India is to launch a $35bn wave of public sector investment to reverse a decline in the fast-growing economy's growth rate and return it closer to double digits, according to the prime minister's office.
The emergency stimulus measures are in response to widespread criticism of policy paralysis in New Delhi and a dramatic fall in economic growth to 7 per cent from an earlier 9 per cent.
The government of Manmohan Singh has ordered 17 state-owned companies to use money currently held in reserve to invest in a mixture of infrastructure projects and overseas energy purchases.
"They are sitting on piles of cash," said one official of the urgent need to trigger a mobilisation of currently "inactive" resources to boost confidence in the economy, and promote India's energy security.
The move is also an attempt to prompt private-sector companies - which have expressed reservations about investing in the domestic market - to follow suit. But some observers have criticised the move as a throwback to the "old formula" of the 1970s when then prime minister Indira Gandhi used public infrastructure spending to boost growth.
India's top policymakers are worried about the economy's loss of momentum, and ebbing business confidence after a dismal year characterised by political bickering, high profile corruption scandals and an exit of foreign capital.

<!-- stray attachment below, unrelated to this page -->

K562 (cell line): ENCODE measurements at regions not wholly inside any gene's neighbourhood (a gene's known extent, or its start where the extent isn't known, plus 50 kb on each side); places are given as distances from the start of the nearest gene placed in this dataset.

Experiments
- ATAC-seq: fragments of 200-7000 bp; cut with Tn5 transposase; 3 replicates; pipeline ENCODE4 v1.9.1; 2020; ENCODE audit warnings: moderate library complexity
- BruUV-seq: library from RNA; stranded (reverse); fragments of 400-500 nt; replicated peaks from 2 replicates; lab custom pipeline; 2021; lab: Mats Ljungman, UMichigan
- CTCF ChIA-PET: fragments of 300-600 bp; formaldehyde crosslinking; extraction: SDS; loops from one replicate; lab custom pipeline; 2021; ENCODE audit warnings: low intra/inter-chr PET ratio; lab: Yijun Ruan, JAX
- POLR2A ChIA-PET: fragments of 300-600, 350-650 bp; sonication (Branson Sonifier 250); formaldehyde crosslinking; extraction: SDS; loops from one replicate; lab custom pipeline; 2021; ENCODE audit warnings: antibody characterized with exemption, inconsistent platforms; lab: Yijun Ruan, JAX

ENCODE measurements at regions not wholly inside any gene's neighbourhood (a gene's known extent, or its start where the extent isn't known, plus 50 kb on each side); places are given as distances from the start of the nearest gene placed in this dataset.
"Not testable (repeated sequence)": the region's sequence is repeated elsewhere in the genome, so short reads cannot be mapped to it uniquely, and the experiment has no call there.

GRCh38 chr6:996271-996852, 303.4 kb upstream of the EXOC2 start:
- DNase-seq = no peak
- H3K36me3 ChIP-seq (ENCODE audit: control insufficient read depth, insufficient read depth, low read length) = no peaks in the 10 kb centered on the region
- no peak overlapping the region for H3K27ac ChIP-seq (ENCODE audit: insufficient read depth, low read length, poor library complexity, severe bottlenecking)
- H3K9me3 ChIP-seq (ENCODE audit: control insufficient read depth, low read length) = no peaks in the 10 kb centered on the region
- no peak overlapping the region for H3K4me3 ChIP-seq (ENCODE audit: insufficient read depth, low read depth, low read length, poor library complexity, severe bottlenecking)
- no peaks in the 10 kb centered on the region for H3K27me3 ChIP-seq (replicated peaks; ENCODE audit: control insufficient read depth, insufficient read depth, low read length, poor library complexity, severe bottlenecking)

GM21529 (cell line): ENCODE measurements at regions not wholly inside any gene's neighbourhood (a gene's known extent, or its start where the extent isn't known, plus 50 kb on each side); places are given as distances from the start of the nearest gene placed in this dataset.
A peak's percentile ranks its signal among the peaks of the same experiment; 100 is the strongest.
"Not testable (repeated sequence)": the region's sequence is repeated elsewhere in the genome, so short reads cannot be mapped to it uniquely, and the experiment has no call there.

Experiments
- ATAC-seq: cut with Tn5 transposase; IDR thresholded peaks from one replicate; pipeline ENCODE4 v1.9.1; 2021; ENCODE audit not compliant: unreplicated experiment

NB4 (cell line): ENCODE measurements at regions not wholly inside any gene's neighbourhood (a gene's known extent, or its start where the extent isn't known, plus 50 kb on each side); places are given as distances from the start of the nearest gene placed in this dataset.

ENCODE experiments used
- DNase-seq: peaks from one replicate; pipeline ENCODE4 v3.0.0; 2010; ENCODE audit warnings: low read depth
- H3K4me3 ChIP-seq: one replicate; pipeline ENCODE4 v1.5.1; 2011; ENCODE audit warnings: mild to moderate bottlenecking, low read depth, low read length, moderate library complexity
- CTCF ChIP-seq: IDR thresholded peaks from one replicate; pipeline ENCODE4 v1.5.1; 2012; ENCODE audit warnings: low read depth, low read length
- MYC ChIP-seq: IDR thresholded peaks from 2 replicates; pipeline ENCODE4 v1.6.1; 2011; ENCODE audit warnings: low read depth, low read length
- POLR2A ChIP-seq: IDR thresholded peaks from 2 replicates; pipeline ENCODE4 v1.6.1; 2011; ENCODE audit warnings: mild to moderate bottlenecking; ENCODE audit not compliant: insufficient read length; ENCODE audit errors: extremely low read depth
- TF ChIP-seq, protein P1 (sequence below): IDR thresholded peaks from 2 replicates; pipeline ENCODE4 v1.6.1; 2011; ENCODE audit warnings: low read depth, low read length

David Fuller's view Something had to be done because India's national government has developed a reputation for bureaucratic incompetence, fatigue, inertia and corruption. Some observers, including Fullermoney, not to mention India's excellent free press and increasingly vocal middleclass, would rather see the government tackle these issues. Some fear a drift back into "old-style socialism."
These perceptions are important, not least as they will influence the flow of foreign direct investment (FDI). Those who provide FDI are understandably only interested in opportunities in the global market. Governance can make the difference between whether India is viewed as the glass half full, in which case the long-term potential is enormous, or half empty in perpetuity.
I had viewed India as an interesting enigma for decades. However, in 2003 I became convinced that under Manmohan Singh's earlier leadership the country had finally and irreversibly embraced the free market capitalistic system, after seemingly trying everything else. Now Mr Singh, of all people, seems less certain of the path onto which he had guided India's economy two decades earlier.
I think India's stock market (weekly & daily) has probably bottomed, but only because indices in other countries around the world are leading the recovery. If India is unable to improve its relative performance in the developing cyclical bull trend that Fullermoney envisages, I may look for opportunities to lighten my overweight position.
(See also Eoin's review of relative strength leaders in India's stock market, posted below.